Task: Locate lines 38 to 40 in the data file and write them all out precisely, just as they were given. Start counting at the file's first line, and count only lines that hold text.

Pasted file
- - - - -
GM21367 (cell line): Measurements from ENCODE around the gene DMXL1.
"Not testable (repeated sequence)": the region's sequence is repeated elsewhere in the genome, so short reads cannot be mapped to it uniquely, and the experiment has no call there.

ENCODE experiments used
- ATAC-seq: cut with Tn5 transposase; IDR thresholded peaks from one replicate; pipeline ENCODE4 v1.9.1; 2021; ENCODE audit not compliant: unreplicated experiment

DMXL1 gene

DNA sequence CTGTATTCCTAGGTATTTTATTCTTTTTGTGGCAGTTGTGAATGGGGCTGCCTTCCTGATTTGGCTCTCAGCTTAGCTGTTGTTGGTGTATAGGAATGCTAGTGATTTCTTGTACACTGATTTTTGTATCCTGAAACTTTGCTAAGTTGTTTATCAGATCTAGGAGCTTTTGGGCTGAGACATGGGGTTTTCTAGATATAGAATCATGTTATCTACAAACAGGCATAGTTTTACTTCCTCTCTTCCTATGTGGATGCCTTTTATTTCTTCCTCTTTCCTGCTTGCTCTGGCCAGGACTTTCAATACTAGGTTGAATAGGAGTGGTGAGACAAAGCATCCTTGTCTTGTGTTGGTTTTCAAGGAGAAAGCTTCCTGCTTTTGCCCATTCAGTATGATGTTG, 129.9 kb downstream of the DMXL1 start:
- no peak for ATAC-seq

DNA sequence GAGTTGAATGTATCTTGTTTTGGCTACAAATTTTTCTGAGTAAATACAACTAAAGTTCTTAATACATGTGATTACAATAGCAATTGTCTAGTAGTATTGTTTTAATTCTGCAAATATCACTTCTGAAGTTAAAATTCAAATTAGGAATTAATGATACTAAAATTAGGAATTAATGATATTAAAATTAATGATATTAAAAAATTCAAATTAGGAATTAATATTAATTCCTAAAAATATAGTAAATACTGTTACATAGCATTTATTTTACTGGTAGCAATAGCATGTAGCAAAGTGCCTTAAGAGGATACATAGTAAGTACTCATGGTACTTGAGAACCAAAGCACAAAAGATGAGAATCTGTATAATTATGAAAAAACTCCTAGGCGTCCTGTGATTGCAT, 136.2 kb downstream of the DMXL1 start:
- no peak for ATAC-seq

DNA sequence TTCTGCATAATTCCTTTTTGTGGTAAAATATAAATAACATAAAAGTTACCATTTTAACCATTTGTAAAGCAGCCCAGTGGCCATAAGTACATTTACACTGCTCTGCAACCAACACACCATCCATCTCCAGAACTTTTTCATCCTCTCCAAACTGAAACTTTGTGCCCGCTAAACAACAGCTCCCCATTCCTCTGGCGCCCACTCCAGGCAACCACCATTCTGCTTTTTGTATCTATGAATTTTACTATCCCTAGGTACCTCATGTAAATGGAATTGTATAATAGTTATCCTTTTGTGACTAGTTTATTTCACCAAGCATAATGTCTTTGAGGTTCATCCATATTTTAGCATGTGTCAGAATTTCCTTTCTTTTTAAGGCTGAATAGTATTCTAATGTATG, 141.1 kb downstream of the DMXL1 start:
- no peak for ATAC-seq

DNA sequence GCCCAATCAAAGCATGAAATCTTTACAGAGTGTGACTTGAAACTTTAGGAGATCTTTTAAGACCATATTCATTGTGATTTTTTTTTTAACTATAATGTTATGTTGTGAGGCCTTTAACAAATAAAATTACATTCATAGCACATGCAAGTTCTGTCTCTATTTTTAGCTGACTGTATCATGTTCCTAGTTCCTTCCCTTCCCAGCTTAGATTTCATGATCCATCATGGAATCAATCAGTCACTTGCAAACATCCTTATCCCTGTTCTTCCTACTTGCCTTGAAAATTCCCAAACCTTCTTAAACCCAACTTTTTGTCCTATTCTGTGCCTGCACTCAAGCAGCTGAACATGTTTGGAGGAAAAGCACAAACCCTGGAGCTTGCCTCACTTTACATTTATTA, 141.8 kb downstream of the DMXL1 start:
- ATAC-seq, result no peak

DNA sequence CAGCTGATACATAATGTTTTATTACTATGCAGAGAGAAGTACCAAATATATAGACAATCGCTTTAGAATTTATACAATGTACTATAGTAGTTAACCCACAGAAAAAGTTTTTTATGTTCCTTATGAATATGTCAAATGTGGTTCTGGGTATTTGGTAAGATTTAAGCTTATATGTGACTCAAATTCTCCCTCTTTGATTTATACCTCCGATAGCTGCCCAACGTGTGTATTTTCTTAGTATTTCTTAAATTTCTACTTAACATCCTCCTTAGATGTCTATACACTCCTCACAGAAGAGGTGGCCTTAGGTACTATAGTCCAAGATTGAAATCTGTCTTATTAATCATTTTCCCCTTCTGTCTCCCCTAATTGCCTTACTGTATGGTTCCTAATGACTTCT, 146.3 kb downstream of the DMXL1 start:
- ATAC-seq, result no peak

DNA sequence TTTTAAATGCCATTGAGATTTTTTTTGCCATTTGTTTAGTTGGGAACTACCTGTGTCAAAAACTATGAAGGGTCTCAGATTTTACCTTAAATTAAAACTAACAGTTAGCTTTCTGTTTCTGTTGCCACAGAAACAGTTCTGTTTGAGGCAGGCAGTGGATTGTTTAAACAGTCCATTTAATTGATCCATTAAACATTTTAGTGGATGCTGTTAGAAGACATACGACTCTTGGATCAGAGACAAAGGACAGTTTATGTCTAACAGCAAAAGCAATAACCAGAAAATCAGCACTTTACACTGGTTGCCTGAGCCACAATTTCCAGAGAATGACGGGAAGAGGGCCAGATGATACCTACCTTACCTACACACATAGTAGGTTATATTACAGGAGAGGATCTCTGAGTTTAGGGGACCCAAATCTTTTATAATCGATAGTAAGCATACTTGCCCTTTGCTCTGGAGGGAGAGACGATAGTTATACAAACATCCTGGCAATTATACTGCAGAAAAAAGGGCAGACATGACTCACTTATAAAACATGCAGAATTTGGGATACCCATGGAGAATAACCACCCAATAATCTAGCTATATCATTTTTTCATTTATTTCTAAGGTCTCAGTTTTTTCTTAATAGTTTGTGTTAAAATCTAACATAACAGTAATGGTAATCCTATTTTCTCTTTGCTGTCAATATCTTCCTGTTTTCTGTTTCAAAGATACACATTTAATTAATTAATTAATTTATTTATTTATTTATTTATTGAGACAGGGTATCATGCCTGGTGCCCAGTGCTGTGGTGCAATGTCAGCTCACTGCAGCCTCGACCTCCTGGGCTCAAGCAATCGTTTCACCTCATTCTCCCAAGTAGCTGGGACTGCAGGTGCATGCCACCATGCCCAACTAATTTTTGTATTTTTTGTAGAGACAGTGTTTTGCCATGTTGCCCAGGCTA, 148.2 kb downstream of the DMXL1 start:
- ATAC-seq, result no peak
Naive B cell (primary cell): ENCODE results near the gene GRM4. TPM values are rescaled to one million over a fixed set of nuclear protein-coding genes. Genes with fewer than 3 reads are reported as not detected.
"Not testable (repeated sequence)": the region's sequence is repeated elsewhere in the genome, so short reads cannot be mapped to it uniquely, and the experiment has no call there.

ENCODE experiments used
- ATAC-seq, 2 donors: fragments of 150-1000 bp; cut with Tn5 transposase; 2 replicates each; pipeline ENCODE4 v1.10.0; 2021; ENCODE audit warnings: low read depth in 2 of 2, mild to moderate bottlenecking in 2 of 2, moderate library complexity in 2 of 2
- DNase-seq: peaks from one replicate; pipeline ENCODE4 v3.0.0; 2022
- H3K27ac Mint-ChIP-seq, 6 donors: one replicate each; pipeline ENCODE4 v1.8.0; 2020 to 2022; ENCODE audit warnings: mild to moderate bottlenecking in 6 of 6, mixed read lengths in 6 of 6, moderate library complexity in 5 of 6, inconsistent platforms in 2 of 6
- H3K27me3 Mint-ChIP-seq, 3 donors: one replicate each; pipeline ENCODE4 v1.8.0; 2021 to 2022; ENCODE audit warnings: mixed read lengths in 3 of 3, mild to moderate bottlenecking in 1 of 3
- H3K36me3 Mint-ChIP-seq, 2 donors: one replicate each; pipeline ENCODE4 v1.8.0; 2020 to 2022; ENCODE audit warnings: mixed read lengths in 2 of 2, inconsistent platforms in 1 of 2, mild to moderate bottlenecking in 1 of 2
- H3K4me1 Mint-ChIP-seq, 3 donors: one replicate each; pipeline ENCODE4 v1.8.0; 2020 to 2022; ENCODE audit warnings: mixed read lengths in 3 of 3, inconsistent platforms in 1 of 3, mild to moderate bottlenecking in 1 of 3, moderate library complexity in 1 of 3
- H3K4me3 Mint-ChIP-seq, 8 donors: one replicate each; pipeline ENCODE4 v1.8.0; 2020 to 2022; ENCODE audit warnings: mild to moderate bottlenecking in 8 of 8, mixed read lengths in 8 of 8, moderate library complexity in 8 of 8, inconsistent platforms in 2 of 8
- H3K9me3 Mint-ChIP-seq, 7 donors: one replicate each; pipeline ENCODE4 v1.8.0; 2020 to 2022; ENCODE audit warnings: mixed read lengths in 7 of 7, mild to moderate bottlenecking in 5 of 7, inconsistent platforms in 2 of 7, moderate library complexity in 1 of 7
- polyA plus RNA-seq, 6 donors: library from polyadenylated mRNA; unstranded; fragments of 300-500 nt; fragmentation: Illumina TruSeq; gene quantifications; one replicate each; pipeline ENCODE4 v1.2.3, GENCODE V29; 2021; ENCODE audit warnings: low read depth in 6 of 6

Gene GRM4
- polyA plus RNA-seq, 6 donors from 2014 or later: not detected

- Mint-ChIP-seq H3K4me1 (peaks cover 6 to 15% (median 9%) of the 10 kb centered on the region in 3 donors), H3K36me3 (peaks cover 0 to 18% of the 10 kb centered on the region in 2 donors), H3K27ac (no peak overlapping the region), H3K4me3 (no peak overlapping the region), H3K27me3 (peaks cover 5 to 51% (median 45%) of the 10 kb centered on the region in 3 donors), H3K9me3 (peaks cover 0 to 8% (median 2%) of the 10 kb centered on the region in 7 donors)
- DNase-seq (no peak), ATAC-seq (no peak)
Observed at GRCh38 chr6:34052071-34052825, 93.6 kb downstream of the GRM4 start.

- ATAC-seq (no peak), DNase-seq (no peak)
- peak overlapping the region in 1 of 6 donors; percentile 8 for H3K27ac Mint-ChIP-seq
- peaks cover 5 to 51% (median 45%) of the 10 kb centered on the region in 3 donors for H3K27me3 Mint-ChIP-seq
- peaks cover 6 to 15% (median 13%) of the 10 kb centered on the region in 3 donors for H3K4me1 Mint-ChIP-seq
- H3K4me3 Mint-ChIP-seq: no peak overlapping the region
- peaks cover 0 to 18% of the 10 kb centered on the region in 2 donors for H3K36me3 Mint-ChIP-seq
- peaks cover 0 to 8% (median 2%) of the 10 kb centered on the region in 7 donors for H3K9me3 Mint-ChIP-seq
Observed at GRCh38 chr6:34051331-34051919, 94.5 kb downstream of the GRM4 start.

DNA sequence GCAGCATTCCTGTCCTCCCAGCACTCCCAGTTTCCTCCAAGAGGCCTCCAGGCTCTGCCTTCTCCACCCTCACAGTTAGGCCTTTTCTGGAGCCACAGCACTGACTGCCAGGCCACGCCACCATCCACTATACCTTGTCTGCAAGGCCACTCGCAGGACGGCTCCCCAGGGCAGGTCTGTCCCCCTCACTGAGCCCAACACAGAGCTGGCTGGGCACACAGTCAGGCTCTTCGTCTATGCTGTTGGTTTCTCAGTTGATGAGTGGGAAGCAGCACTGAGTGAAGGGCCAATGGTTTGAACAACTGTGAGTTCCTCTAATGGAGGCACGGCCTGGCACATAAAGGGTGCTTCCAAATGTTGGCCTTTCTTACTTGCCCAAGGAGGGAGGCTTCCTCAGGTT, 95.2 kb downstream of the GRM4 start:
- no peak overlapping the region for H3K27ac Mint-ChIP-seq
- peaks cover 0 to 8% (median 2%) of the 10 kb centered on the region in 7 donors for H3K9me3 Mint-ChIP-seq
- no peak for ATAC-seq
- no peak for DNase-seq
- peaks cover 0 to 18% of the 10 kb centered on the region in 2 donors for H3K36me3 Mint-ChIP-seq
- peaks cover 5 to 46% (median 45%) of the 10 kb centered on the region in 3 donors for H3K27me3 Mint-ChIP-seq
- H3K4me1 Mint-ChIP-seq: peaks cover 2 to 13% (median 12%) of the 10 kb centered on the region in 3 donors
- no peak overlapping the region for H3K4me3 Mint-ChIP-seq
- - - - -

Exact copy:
- peaks cover 6 to 15% (median 13%) of the 10 kb centered on the region in 3 donors for H3K4me1 Mint-ChIP-seq
- H3K4me3 Mint-ChIP-seq: no peak overlapping the region
- peaks cover 0 to 18% of the 10 kb centered on the region in 2 donors for H3K36me3 Mint-ChIP-seq